Woman taking care of old person

Help for Caregivers: Recognize the Signs of Cognitive Impairment

One of the most difficult parts of being a caregiver is watching someone succumb to age. Living a healthy, active life is a good way to fight off many signs of aging and disease, but even the healthiest of us get older, and that sometimes means becoming debilitated in both body and mind.

If you’re taking care of a relative, it can be difficult to recognize signs that could point to problems with their brain and cognitive ability. After all, if you see them often, it can be hard to notice gradual changes to their personality or thinking. Here are a few of the signs that may indicate that your senior may need extra care or attention.

 

Learn the Signs of Mild Cognitive Impairment

Checking lungs of old personAs we age, our brains become less elastic and a little slower. That’s why we don’t remember names or simply lose track of what we’re thinking. These could be signs of mild cognitive impairment (MCI), which can be an early warning for Alzheimer’s or other forms of dementia.

Other signs of MCI include:

  • Feeling overwhelmed when faced with a decision
  • Having trouble navigating a familiar environment
  • Changes in mood or personality, including anxiety, confusion, depression, or acting suspicious and mistrustful
  • Increased impulsivity or lack of “good judgment”

MCI isn’t caused by one specific disease or condition. It may be a side effect of certain medications, and it may be brought on by endocrine or metabolic disorders (e.g., thyroid gland dysfunctions), as well as changes to the brain. In some cases, MCI may stabilize or even improve, but other people with MCI may develop Alzheimer’s Disease.

 

Learn the Signs of Alzheimer’s Disease

brain radiographyAlzheimer’s is the most common form of dementia. Alzheimer’s causes abnormal changes to the brain that get worse over time. Although it is related to age, it is not a normal part of aging.

In Alzheimer’s early stages, many people experience no outward signs that anything is wrong. But over time, the symptoms get worse and interfere with their ability to function. That’s why it’s important to recognize the symptoms early.

According to the Alzheimer’s Association, the 10 most common signs include:

  1. Memory loss that disrupts daily life

  2. Challenges in planning or problem-solving

  3. Difficulty with familiar tasks

  4. Confusion with time or place

  5. Trouble understanding images or spatial relationships

  6. Problems with words (speaking and writing)

  7. Misplacing things

  8. Poor judgment

  9. Withdrawal from socializing

  10. Changes in mood or personality

 

Toward the end stages of Alzheimer’s, people need a great deal of care. In some cases, they have trouble speaking, swallowing, or walking.

Unfortunately, there is no cure for Alzheimer’s. However, there are many effective treatments available that fight symptoms and even slow the decline, making it possible for patients to live a more normal life.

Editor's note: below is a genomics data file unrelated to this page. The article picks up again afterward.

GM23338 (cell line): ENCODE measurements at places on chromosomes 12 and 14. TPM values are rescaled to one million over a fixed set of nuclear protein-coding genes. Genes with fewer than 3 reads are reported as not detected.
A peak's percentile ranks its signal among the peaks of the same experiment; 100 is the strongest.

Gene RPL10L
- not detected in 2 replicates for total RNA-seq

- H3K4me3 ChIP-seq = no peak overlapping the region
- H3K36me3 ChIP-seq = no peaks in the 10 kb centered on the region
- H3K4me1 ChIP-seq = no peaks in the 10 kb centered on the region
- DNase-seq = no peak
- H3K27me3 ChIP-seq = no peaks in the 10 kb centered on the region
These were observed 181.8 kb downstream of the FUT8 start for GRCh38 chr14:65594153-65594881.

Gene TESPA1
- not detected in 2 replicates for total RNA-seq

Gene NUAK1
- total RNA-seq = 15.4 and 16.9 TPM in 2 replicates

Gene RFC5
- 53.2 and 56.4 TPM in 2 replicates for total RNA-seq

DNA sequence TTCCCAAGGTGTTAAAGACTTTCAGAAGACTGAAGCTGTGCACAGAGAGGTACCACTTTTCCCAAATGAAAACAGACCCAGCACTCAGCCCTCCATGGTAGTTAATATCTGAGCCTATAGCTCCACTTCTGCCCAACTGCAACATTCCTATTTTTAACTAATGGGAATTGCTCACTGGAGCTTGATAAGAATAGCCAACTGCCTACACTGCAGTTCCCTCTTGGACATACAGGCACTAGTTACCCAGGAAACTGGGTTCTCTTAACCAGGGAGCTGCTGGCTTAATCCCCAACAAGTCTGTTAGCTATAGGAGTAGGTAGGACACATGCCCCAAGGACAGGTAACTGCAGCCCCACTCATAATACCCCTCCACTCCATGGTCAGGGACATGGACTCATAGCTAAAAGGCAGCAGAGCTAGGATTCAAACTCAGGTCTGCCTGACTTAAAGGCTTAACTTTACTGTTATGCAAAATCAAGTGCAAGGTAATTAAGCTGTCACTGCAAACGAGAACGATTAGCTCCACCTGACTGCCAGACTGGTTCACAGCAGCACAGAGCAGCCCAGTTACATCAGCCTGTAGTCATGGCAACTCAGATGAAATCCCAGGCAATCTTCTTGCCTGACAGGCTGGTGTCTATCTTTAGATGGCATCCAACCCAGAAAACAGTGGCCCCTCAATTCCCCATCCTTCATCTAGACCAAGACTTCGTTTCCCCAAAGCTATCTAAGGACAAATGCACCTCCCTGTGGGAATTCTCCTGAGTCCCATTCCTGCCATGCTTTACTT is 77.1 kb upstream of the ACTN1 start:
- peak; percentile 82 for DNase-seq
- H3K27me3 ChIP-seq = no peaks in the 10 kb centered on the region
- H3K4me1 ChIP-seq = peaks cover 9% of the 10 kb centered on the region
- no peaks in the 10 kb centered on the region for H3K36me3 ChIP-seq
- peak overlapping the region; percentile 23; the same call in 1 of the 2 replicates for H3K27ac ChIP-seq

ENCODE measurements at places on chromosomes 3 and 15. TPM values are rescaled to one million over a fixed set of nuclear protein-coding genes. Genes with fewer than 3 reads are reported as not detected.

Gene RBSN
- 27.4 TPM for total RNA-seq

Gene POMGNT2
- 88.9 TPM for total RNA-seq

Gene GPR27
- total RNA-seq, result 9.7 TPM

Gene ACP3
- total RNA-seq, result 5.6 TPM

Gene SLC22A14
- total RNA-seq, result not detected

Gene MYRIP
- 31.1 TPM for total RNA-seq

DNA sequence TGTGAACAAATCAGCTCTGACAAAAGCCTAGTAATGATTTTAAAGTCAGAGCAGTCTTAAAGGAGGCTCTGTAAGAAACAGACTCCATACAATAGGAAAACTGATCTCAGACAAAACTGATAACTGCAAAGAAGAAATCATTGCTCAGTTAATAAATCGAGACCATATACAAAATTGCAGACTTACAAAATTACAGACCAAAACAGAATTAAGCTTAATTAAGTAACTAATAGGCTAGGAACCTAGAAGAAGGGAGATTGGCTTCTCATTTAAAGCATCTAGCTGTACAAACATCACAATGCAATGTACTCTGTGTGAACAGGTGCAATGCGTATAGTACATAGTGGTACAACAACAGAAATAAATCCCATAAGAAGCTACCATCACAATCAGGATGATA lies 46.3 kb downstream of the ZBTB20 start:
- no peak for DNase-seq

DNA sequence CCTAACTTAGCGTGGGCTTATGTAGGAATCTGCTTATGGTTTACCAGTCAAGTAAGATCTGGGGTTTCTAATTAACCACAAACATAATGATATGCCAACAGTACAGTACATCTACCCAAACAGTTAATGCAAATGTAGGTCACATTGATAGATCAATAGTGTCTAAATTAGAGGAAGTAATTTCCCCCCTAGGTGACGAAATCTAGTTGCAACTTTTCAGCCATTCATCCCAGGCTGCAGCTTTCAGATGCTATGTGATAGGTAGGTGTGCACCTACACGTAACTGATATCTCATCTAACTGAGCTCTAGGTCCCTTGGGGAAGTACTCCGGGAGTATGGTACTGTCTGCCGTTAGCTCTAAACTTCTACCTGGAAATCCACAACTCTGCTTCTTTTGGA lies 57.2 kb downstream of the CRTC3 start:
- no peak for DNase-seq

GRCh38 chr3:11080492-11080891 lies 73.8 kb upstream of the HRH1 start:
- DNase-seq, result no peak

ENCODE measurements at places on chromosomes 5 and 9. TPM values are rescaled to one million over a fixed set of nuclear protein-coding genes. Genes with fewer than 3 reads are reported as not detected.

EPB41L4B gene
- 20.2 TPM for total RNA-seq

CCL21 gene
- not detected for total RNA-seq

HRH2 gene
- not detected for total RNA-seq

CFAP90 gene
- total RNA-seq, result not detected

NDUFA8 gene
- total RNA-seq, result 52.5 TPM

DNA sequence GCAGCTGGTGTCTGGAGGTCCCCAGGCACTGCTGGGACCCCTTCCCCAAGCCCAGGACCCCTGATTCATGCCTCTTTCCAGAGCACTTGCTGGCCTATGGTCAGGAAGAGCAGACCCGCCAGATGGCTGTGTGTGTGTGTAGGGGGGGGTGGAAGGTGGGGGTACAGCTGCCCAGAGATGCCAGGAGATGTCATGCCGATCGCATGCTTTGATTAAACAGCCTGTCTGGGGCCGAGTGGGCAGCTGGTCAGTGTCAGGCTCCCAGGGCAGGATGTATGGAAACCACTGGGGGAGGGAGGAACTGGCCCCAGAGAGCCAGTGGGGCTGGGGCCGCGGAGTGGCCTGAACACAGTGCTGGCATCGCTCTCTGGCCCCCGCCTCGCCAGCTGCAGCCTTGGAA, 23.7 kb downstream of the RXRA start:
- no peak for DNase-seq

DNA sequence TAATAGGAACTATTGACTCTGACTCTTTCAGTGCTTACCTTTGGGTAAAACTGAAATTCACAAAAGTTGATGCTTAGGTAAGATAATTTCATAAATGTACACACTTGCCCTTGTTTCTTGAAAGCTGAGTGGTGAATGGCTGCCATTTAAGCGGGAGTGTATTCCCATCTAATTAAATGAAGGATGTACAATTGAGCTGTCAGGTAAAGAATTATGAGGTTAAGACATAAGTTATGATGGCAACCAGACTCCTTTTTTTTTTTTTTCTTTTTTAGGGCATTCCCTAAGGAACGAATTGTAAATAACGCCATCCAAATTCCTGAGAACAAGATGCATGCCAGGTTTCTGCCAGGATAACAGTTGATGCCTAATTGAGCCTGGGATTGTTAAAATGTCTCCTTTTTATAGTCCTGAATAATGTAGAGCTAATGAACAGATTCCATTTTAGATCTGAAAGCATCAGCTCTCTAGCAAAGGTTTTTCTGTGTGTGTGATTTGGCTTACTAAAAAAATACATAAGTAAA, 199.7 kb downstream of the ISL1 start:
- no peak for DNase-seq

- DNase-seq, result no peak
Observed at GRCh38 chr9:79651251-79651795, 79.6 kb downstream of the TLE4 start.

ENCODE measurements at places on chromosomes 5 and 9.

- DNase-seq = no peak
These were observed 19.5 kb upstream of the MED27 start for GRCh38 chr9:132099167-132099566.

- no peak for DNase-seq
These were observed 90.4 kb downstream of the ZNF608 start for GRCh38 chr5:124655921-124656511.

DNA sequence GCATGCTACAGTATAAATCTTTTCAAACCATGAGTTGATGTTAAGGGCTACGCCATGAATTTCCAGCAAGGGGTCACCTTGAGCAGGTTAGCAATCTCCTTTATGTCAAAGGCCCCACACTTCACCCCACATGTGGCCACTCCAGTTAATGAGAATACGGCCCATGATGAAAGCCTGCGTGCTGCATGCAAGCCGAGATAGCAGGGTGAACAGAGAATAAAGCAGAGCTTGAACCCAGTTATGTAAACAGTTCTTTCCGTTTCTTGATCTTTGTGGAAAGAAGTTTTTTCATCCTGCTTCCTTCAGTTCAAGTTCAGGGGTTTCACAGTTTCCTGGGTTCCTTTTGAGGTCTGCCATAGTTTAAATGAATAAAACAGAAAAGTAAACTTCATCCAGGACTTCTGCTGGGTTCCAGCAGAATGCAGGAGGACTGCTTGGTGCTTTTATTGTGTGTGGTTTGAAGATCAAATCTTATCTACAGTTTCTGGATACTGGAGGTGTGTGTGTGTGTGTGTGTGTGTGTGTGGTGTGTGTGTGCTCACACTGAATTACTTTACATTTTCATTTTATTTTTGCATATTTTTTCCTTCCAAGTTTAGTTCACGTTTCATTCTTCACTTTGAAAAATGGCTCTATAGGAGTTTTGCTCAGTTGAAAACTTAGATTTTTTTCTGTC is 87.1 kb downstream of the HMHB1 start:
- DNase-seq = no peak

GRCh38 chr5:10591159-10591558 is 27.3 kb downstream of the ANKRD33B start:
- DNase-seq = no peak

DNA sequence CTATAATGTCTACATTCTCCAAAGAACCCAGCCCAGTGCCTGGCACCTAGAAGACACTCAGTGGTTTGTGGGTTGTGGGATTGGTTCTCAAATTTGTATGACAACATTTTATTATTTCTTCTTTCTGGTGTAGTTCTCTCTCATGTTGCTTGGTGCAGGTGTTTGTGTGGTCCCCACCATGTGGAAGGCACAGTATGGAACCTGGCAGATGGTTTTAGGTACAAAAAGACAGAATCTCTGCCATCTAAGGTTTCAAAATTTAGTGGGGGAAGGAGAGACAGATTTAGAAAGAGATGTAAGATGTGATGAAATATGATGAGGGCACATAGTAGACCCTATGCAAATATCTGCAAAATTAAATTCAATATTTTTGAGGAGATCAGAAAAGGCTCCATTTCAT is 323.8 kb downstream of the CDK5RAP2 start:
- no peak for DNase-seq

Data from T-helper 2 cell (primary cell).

Help Your Loved One Protect Their Brains

Heart signBoth MCI and Alzheimer’s may be related to genetics, but you can still help your loved one protect and even improve their brain health with a few lifestyle changes:

Serve healthy foods. Avoid highly processed or fatty foods, alcohol, and aspartame (the artificial sweetener found in many diet sodas). Instead, serve lean meats, whole grains, healthy fats, and a variety of fruits and vegetables.

Get them moving. Exercise is one of the best ways to protect brain health. Direct effects include improving memory and thinking by reducing inflammation and stimulating growth factors; indirectly, exercise can help improve sleep quality and helps reduce stress and anxiety.

Keep them socially engaged. Even though it’s still not a good idea to visit relatives and friends in-person right now, help your senior stay social and connected with video-chats, telephone calls, and whatever social opportunities you can perform safely. This will help them feel less isolated, lonely, and depressed, which could offer protection from Alzheimer’s.

Regular doctor’s appointments. Many seniors with MCI go on to develop Alzheimer’s Disease, so regular visits are a good way to “check in” and make sure their condition is being monitored.

 

When You Need Help, We’re Here for You

Heart on hands

AltaMed is here to support caregivers. We offer many senior services, including care from specialists who understand the unique physical and mental health needs of the elderly.

If your senior has two or more medical conditions and needs some extra support, contact us to learn more about AltaMed PACE, the Program of All-Inclusive Care for the Elderly. AltaMed PACE helps keep seniors healthy and independent at home by providing coordinated medical care, social services (as needed), meals, and more. The program also helps seniors build social connections and try new activities, which can protect brain health and fight depression.

As the saying goes, “You can’t pour from an empty cup.” Caregivers, you need to care for yourself, too! That means eating well to keep your immune system healthy, getting your rest, practicing self-care, and taking care of your own health needs. Don’t neglect your routine visits and tests: we’re open to serve you and we’re committed to keeping you safe. Call us to schedule an appointment at (888) 499-9303.